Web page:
product when it launches. They will have time to clear their schedule, save money,
promote it to their own prospects (if you have an affiliate program) and reminds
them that you will email them on a certain date and time.
The "it's hard to decide sometimes with so many businesses
pulling you in different directions..." strategy tells your prospects
that you understand they are getting bombarded with advertisements every day.
You just need to tell them you won't rent, share or sell their name to any other
business. It will show them that you are trying to help them cut down on their
junk mail and spam.
Success In Common
The "people who succeed have one critical thing
in common..." strategy tells your prospects they need one crucial thing
in order to gain their desired benefit. Of course, you need to persuade them that
this important thing is your product. You could tell them that some people have
the right attitude but not always the right tools to improve their life.
Thanks For The Support
The "thanks for your support and agreement..."
strategy tells your prospects that tons of your customers stand up for how you
do business. Sometimes as marketers, you get flamed by your customers or competition
about how you do business, and most of the time it's a misunderstanding. You can
tell your list about these situations and explain your point. Most of the time,
if it's valid, they will email you to show their support.
The "check out
the testimonials of our OTO..." strategy tells your prospects on your
first webpage that they will see the OTO on your second page. By showing them
testimonials before they see your ad, they will want to see what all the fuss
The "can you call me tomorrow?..." strategy tells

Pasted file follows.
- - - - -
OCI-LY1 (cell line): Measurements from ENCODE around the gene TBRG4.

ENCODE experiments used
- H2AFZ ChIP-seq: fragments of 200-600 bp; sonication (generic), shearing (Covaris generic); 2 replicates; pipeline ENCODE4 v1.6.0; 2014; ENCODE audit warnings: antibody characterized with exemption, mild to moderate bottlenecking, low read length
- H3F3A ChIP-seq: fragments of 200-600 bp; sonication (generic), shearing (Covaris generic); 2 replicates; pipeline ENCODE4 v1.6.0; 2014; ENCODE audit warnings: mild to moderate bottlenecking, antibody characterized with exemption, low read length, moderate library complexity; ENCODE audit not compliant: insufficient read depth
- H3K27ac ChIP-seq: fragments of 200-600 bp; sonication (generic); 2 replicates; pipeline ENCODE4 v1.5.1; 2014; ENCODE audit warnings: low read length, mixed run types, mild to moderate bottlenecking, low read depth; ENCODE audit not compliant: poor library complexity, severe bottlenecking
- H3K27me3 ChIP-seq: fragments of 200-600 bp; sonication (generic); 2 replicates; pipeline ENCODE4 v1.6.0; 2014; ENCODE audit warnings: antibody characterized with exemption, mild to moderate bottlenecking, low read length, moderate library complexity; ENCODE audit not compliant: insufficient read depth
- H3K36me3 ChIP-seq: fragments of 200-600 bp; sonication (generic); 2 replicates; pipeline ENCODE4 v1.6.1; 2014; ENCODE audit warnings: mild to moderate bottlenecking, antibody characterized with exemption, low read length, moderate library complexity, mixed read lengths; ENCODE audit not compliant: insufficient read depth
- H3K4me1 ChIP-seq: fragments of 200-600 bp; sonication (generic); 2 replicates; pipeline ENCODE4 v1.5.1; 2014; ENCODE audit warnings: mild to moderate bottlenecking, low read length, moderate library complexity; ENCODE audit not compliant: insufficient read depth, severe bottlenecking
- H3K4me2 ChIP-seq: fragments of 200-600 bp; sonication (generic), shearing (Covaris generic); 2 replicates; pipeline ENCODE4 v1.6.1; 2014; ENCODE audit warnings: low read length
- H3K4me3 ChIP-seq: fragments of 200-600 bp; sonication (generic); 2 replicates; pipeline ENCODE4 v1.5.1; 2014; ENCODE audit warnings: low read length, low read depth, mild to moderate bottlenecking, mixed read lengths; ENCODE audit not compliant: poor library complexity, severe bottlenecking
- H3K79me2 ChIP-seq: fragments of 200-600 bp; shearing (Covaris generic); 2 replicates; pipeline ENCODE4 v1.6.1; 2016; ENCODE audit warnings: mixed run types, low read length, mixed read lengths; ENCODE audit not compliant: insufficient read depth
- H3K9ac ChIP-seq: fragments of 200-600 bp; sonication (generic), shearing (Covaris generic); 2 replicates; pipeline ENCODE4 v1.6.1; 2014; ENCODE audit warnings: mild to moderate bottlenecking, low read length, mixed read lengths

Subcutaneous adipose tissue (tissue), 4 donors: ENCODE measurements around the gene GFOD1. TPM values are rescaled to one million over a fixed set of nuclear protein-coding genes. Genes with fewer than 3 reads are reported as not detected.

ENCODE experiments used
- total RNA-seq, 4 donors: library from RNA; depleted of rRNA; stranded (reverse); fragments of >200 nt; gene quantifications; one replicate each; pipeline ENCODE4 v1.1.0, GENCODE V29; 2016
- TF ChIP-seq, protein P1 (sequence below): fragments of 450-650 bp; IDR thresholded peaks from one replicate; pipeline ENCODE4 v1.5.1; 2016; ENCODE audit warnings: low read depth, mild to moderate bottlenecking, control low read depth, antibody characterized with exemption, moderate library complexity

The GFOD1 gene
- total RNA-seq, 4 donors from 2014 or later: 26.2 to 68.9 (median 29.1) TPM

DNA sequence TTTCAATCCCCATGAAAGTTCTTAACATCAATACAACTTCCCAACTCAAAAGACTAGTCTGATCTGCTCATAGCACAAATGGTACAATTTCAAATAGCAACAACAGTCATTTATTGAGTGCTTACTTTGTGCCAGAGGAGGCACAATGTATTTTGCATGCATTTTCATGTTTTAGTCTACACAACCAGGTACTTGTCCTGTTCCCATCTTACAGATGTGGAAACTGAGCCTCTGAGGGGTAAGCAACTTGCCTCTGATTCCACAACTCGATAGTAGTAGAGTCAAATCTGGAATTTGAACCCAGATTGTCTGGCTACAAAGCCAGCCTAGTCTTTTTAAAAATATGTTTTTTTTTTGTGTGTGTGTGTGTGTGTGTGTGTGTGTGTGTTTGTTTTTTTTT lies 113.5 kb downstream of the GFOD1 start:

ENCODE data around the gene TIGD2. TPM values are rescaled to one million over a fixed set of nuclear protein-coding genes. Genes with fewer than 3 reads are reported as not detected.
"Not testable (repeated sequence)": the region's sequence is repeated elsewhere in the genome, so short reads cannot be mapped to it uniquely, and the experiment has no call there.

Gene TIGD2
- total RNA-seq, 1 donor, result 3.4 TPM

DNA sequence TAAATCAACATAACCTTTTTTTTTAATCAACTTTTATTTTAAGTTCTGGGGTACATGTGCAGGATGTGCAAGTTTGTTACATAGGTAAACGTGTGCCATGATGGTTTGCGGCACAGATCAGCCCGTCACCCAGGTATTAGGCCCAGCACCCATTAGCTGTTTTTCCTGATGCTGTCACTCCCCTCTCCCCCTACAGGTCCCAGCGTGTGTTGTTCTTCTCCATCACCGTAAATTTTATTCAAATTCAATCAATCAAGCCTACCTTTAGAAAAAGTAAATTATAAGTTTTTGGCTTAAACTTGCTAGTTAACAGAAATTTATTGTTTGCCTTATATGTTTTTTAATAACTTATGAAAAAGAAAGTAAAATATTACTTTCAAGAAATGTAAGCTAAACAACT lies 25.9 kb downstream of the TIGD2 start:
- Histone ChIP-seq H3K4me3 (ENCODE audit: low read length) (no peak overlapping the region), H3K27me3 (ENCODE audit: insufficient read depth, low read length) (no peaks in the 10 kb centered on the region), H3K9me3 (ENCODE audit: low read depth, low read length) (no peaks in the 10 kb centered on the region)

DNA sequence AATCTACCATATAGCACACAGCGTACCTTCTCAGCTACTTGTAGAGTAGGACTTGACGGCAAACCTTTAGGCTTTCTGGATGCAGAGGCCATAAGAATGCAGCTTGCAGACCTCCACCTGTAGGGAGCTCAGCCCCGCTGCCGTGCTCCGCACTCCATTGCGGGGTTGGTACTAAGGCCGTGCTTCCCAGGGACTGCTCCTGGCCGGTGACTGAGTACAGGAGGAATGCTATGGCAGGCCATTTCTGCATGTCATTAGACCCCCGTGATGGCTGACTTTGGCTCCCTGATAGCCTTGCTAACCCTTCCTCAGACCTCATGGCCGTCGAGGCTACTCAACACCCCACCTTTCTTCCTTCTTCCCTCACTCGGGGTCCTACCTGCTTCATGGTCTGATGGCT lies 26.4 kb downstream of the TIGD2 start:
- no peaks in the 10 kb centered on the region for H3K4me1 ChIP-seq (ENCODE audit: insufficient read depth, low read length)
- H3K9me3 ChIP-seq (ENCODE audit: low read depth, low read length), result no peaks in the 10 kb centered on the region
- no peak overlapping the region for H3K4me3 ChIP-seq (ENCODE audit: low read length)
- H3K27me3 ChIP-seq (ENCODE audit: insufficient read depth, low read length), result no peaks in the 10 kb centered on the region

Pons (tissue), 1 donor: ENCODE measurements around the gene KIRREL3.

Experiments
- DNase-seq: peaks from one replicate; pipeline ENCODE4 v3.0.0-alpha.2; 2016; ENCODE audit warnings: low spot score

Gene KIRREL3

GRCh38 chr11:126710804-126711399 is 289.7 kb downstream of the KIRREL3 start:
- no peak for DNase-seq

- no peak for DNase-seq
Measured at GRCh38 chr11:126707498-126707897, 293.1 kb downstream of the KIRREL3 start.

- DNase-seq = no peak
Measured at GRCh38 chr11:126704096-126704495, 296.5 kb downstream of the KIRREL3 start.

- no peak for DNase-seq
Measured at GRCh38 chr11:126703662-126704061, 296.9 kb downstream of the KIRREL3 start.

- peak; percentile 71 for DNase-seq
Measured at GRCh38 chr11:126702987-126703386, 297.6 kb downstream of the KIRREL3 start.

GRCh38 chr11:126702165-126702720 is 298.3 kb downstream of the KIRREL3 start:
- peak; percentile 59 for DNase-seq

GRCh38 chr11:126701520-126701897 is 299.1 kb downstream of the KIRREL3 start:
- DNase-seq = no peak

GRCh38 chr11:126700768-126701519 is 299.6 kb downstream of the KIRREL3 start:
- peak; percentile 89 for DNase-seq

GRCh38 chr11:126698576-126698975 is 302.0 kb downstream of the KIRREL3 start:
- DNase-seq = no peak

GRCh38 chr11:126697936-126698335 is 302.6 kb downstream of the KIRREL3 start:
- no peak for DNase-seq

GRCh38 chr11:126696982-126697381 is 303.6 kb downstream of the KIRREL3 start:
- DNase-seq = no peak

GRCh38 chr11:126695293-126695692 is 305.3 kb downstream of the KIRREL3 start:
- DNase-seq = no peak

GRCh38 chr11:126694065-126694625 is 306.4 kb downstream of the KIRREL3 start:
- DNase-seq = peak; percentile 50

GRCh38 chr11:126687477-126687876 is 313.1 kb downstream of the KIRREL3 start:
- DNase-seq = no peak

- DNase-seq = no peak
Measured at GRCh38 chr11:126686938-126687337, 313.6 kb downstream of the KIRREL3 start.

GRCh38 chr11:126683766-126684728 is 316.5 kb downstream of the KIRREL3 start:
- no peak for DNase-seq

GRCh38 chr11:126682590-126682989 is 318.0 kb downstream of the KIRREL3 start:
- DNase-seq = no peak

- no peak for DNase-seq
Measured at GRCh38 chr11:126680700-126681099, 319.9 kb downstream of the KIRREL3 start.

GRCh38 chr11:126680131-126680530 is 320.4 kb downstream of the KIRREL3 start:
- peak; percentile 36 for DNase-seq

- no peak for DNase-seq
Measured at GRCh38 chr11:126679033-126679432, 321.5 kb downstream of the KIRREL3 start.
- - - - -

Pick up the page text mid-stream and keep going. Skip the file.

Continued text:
your prospects that your message could be personal and they are more likely to
read or listen to it. You could just be referring to the free teleconference you'll
be holding. You can just invite them and give them a persuasive reason to register
for the call.
Write This Down
The "take a few moments to write down the things
you want to change about [something related to your product niche]..."
strategy tells your prospects to take a physical action other than just reading
your ad. It will actually persuade them on paper to purchase your product. It's
like they are writing your sales letter for you.
My Stats Say
The "according to my stats, only [number]% of the
readers have seen this..." strategy tells your prospects it must be really
good if you are telling them about it again and watching your ad stats that closely.
You can tell them you don't want them to miss it because it can really improve
their life. It sounds like you really want to help them.
The "that's not a misprint..." strategy tells
your prospects that your statement or product may sound unbelievable but it's
not a typo. Sometimes people think something is so unbelievable it must be a publishing
mistake. Bringing this up will help remove those thoughts from their mind.
The "tons of people are jumping on the bandwagon -
are you being left behind?..." strategy tells your prospects that they
could be missing out on an opportunity to reach their goals with your product.
You can remind them that they may have already heard about it on TV, in print
publications, on the radio or on the internet.
The "here is Part 2 of..." strategy tells your
prospects they've either already read Part 1 of your message, or missed Part 1
and need to see what it's all about. This helps people that don't read your messages
every time to get interested because it will be a mystery to them. You could have
a copy of your Part 1 message underneath Part 2 for people who want to see what
Years Into Minutes
The "what took us [number] [months/years] to
develop you can have in minutes..." strategy tells your prospects that
it would take them months or years if they tried to gain their desired benefit
by themselves. Most people want to save time and would opt for the 'few minutes'
The "you likely hear about this every day..."
strategy tells your prospects some information they see or hear daily supports
your product. It could be something that's currently a hot topic in the world
or in your niche. You could give them facts to show that it's true and remind
them they will be missing out if they don't own your product.